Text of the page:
Solvay celebrates 2022 Winner of the Solvay Prize, Professor Katalin Karikó
The 2022 Solvay Prize was awarded to Professor Katalin Karikó at a ceremony held at the Palais des Académies in Brussels on March 29
The Solvay Prize awards a single recipient with €300,000 for groundbreaking contributions to chemistry with potential industrial impact. It’s about rewarding risk takers and those who are truly reinventing scientific progress. Professor Karikó won the prize for her research, which led to the creation of the messenger RNA covid-19 vaccine. She found a way to use chemistry to modify the mRNA so that the immune system won’t reject it. And this is just the beginning: her research could also be applied to other diseases such as cancer, malaria, tuberculosis, and more.
“I am thrilled and honored by this recognition,” said Professor Karikó “I look back on my long journey with gratitude to all those who helped me to get there: my supportive family, my inspirational teachers, mentors and colleagues.”
“I’m delighted the 2022 Solvay Prize has gone to such a deserving winner - an inspiring scientist and a beautiful soul,” said Solvay CEO Ilham Kadri. “As the second woman to win this prize, my hope is that more girls and women will be attracted to STEM careers thanks to amazing role models like her.”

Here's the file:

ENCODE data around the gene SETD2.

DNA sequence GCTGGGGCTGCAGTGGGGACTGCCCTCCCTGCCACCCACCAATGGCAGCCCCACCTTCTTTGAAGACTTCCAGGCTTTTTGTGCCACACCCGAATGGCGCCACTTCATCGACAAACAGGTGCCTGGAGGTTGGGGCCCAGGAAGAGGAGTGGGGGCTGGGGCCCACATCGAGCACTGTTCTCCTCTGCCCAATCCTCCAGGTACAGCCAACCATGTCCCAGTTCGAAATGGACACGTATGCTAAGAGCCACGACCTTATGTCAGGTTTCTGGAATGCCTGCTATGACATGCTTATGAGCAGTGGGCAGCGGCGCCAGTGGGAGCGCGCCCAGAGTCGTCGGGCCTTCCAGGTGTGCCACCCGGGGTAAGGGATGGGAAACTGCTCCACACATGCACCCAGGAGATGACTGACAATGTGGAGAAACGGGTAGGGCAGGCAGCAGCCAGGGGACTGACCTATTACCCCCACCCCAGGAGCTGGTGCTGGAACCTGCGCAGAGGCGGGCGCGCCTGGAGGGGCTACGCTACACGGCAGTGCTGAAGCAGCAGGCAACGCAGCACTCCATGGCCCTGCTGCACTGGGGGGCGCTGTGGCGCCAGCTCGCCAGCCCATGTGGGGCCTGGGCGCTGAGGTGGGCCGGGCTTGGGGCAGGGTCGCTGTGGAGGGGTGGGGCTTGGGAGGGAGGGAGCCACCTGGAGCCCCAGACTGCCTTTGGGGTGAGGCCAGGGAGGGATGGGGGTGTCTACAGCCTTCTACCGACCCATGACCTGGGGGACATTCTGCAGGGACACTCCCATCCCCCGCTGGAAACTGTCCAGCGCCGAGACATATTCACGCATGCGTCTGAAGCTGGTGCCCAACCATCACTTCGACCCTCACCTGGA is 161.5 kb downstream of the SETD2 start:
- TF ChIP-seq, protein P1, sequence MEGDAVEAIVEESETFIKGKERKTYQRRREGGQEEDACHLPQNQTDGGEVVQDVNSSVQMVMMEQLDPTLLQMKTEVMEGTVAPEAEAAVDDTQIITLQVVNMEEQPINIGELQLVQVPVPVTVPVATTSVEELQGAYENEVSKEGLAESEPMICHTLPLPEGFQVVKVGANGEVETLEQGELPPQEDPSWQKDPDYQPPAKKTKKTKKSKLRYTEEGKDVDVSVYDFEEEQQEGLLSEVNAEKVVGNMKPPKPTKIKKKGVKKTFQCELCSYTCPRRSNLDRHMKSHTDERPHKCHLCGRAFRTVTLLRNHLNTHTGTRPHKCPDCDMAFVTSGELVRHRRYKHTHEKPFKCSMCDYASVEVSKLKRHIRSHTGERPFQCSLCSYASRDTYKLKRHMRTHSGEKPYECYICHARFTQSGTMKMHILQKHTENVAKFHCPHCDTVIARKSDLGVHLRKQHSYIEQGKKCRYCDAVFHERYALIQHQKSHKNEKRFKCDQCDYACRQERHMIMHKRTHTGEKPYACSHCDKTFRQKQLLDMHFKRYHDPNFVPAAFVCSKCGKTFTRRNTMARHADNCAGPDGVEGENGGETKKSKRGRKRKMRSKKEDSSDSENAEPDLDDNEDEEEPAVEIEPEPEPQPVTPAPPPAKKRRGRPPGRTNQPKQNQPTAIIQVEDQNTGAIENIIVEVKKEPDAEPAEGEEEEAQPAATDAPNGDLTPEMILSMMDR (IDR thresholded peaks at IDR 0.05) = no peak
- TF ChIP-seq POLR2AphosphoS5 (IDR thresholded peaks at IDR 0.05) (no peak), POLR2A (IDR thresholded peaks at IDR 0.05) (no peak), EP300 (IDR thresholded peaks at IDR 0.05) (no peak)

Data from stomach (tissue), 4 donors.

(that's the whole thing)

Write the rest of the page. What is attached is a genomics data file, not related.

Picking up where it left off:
“People like Katalin represent a lot for all of us, and for our young generations.” said Mariya Gabriel, European Commissioner for Innovation, Research, Culture, Education and Youth. “2022 is the European Year of Youth and we need new young people to embark in the journey of science. Young girls are called to address the persistent gender gap in science, in research and innovation. We have a lot of work ahead to reach gender equality in STEM fields. So I would like to thank Katalin for being such an inspirational role model.”
Bringing together the brightest scientific minds
This year Solvay is celebrating the 100th anniversary of our founder, Ernest Solvay’s first chemistry conference. Ernest was in the business of bringing people together to solve some of the world's most pressing challenges. His chemistry and physics conferences convened some of the brightest scientific minds, such as Albert Einstein, Henri Poincaré, Max Planck and Marie Curie to name a few. Ernest’s legacy continues as we had three Nobel Prize laureates join us to celebrate the winner: Professors Jean Marie Lehn, Steven Chu and Ben Feringa.
One of the highlights of the ceremony was a talk by Professor Chu on “Climate Change and the role of chemistry in creating a more sustainable future.”
Professor Karikó received a long and heartfelt standing ovation after her talk.
Professor Karikó also spoke about what winning the Solvay Prize means to her
Inspiring young scientists
Professor Karikó is not only changing the course of scientific research - she is also an inspiration for the next generation. After the ceremony, she presented her work to 30 young scientists and discussed the importance of chemistry in enabling a more sustainable future.